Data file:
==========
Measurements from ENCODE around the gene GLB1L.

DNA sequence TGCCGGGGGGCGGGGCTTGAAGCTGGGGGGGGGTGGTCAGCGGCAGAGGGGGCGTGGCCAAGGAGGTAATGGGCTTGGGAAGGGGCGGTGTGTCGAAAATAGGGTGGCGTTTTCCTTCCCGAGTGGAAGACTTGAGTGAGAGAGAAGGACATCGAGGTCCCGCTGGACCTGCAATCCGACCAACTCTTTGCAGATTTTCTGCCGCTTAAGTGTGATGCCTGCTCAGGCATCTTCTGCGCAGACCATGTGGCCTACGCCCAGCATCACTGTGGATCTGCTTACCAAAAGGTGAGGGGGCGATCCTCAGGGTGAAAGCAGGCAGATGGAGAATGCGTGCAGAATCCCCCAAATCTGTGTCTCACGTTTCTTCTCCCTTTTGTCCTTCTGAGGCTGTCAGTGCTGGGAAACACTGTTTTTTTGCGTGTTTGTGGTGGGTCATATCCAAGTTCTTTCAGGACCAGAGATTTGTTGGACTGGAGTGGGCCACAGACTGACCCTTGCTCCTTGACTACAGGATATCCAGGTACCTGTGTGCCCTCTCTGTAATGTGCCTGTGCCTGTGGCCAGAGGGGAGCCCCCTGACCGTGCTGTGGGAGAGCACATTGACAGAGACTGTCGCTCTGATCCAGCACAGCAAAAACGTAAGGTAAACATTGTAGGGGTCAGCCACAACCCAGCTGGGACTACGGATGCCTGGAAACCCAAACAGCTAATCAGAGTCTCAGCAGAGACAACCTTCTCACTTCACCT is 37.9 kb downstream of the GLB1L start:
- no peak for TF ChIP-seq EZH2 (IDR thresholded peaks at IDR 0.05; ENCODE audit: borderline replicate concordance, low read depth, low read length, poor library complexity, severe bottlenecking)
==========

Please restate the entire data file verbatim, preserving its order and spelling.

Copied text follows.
Measurements from ENCODE around the gene GLB1L.

DNA sequence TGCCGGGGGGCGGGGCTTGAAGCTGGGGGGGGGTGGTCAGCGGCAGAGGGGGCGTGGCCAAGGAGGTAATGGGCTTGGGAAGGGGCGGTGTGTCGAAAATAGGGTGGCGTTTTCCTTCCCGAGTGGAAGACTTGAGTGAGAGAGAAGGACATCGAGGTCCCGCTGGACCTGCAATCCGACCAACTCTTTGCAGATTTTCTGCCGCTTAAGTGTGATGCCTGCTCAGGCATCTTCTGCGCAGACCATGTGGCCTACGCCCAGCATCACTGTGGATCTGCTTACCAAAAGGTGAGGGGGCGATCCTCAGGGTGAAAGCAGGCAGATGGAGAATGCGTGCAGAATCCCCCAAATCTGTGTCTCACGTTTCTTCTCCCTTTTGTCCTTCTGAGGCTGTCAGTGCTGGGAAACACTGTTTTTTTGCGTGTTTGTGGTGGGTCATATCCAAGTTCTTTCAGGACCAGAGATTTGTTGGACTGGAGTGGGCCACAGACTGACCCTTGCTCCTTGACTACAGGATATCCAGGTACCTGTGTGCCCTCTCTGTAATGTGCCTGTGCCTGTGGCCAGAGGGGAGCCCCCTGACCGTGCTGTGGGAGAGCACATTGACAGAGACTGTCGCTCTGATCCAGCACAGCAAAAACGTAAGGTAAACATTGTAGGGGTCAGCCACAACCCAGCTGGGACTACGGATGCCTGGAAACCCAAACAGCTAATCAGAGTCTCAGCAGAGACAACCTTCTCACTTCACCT is 37.9 kb downstream of the GLB1L start:
- no peak for TF ChIP-seq EZH2 (IDR thresholded peaks at IDR 0.05; ENCODE audit: borderline replicate concordance, low read depth, low read length, poor library complexity, severe bottlenecking)